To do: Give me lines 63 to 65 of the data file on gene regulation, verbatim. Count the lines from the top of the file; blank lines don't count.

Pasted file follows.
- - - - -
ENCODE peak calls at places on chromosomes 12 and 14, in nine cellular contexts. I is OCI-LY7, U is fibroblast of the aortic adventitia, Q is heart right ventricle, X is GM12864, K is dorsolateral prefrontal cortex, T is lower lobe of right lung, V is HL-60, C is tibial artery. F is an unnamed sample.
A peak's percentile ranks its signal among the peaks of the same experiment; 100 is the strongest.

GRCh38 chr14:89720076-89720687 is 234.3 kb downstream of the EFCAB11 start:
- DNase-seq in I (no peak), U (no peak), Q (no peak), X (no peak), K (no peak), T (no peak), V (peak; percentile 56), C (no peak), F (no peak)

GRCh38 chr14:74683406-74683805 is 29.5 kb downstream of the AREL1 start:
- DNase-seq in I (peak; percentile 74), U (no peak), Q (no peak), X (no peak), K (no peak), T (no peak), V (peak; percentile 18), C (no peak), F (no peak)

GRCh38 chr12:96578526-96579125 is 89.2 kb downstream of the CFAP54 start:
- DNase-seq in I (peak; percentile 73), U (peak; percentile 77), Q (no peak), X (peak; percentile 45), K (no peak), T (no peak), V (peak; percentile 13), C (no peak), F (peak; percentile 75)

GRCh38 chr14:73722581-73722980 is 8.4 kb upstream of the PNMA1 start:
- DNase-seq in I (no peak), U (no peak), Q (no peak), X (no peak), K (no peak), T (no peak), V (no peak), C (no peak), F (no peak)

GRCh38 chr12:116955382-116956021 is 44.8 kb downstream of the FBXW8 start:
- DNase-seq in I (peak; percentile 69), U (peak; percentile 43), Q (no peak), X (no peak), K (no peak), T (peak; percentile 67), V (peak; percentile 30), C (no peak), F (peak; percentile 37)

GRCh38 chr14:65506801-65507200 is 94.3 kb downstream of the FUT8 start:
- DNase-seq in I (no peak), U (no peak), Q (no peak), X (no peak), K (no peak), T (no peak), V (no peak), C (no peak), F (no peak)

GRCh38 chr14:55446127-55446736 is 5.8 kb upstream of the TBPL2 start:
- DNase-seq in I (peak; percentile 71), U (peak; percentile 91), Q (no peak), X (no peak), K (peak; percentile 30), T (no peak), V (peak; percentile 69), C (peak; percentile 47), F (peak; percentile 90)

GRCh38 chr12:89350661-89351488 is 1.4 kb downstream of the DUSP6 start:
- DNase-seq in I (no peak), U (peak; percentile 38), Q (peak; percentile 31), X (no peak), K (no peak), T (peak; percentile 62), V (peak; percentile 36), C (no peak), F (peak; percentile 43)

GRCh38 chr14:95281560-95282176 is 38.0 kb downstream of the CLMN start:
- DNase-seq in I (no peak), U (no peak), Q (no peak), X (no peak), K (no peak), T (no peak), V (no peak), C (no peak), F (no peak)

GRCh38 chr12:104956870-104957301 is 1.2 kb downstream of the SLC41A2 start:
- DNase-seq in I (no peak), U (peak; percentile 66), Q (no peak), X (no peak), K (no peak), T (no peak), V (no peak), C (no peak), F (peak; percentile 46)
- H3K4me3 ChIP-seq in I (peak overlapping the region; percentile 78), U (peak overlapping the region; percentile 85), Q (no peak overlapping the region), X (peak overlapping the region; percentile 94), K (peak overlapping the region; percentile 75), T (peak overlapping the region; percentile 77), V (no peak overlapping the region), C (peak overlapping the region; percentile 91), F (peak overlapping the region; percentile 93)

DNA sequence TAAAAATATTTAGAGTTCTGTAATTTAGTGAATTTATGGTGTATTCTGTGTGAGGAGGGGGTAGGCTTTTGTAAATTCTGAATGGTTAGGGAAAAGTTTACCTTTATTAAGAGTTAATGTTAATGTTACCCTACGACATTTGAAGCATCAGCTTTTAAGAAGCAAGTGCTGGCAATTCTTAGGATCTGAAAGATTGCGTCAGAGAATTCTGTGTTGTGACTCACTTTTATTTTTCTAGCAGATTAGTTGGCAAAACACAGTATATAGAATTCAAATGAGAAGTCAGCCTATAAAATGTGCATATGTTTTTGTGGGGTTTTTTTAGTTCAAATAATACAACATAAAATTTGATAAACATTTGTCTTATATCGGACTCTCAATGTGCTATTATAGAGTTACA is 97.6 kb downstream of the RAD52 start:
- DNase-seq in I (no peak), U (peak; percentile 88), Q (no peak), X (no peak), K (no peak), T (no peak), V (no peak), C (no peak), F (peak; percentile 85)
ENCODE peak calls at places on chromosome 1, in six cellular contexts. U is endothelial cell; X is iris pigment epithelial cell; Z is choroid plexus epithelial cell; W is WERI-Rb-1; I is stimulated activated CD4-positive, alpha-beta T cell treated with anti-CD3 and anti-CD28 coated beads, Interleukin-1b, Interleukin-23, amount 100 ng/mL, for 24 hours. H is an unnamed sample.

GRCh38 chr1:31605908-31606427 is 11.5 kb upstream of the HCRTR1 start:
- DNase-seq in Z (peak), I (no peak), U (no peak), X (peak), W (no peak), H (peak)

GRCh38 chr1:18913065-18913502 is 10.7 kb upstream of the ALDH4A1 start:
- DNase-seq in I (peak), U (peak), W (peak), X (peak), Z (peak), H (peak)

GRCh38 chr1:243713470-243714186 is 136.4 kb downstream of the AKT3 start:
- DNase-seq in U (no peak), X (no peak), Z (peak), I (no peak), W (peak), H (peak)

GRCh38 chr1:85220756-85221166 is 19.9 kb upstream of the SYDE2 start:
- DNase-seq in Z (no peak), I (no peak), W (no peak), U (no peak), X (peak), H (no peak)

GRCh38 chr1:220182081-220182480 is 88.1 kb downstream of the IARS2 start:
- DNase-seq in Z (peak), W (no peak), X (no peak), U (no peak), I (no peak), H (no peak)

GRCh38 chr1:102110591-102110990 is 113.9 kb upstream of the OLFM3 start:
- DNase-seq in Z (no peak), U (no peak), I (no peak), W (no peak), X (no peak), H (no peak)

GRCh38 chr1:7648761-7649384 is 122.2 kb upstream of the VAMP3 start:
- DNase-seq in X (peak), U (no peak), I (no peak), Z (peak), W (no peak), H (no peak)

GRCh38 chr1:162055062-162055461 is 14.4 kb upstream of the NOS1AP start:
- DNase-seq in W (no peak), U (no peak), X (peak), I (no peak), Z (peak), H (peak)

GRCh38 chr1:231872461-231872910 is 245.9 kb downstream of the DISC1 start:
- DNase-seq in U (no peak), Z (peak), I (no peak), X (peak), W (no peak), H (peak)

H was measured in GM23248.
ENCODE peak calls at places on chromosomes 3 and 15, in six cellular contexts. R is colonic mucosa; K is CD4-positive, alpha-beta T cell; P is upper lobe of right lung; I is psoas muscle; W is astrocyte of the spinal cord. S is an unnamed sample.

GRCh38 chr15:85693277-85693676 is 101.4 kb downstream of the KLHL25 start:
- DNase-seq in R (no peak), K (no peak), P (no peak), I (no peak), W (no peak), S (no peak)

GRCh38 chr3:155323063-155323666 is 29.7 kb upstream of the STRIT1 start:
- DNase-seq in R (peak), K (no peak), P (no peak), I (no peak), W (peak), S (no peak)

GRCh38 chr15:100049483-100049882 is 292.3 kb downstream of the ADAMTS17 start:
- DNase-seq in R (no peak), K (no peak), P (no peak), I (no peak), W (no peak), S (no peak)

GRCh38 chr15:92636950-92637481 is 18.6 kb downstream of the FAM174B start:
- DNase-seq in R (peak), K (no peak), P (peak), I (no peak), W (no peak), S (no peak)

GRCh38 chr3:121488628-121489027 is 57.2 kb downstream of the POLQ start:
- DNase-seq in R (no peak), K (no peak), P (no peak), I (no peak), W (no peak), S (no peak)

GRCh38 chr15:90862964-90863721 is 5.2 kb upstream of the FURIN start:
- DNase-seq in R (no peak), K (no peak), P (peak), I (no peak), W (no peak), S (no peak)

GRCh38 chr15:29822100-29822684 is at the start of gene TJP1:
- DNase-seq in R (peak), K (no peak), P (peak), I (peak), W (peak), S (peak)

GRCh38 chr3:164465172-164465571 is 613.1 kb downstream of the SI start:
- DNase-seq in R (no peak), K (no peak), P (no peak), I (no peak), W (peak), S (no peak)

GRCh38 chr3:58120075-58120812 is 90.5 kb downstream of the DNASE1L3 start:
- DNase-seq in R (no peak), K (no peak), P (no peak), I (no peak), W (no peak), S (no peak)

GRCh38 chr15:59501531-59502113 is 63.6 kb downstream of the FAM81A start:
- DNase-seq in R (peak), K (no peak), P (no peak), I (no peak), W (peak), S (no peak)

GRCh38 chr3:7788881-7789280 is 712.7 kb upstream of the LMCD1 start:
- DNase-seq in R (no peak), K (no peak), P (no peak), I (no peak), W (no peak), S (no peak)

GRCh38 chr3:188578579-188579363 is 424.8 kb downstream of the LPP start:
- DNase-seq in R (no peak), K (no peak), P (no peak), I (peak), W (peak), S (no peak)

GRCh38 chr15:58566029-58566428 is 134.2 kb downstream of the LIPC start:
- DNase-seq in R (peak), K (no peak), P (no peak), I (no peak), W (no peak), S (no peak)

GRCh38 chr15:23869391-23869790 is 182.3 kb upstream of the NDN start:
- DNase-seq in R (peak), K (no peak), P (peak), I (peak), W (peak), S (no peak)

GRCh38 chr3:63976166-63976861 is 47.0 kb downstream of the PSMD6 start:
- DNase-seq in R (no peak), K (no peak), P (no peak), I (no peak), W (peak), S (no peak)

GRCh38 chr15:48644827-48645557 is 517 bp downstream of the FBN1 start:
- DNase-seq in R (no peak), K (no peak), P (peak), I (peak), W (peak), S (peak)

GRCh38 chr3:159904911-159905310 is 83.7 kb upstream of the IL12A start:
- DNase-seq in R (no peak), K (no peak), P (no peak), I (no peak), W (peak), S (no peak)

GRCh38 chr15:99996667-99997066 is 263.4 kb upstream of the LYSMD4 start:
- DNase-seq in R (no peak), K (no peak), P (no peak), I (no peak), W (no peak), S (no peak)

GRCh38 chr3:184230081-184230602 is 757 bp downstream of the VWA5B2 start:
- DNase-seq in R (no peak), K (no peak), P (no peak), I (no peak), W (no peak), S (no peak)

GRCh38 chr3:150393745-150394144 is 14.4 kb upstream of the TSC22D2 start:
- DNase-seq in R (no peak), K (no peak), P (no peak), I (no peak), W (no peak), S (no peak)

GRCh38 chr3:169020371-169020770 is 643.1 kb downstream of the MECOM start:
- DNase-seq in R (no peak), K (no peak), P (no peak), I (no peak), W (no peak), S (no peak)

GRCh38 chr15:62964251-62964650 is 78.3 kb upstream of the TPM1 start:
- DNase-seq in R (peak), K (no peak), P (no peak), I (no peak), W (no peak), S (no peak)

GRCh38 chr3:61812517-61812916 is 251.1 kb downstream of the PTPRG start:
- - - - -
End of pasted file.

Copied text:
GRCh38 chr3:58120075-58120812 is 90.5 kb downstream of the DNASE1L3 start:
- DNase-seq in R (no peak), K (no peak), P (no peak), I (no peak), W (no peak), S (no peak)

GRCh38 chr15:59501531-59502113 is 63.6 kb downstream of the FAM81A start: